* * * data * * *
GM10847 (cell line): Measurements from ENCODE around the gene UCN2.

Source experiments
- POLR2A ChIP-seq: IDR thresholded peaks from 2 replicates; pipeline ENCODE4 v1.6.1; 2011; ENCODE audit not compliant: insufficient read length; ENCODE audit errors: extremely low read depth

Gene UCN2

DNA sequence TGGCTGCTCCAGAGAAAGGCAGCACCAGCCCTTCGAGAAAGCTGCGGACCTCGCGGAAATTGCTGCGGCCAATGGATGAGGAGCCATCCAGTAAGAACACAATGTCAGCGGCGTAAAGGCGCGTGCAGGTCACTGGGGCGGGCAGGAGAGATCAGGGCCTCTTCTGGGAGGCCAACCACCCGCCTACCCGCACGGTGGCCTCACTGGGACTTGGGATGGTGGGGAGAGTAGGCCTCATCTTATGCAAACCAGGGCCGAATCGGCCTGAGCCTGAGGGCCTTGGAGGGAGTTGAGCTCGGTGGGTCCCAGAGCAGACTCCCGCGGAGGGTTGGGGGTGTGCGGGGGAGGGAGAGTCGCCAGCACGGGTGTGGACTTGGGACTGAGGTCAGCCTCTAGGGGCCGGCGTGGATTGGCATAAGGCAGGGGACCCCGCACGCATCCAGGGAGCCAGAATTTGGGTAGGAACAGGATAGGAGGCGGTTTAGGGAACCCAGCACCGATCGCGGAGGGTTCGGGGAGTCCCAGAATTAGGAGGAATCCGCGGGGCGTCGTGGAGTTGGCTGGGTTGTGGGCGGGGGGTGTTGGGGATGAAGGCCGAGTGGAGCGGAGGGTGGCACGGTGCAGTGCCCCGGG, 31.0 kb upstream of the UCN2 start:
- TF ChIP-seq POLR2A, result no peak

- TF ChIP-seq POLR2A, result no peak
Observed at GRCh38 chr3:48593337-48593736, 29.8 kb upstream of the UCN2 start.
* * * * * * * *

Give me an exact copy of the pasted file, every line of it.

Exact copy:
GM10847 (cell line): Measurements from ENCODE around the gene UCN2.

Source experiments
- POLR2A ChIP-seq: IDR thresholded peaks from 2 replicates; pipeline ENCODE4 v1.6.1; 2011; ENCODE audit not compliant: insufficient read length; ENCODE audit errors: extremely low read depth

Gene UCN2

DNA sequence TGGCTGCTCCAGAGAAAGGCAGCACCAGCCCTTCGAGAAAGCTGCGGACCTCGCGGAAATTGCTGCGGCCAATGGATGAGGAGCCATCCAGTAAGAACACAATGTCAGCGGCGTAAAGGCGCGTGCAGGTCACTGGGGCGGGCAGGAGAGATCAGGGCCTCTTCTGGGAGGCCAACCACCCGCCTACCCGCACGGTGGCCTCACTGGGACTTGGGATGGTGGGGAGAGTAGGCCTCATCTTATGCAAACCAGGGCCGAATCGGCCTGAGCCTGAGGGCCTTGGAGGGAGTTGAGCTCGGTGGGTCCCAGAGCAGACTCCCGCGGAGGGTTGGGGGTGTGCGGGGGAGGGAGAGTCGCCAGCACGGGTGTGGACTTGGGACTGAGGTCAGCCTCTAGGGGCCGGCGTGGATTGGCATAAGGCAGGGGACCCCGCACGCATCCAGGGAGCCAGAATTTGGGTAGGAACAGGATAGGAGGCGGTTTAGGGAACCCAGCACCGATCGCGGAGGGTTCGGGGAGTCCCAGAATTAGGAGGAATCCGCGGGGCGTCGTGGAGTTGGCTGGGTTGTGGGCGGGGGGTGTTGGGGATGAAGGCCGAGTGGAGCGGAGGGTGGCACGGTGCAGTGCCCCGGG, 31.0 kb upstream of the UCN2 start:
- TF ChIP-seq POLR2A, result no peak

- TF ChIP-seq POLR2A, result no peak
Observed at GRCh38 chr3:48593337-48593736, 29.8 kb upstream of the UCN2 start.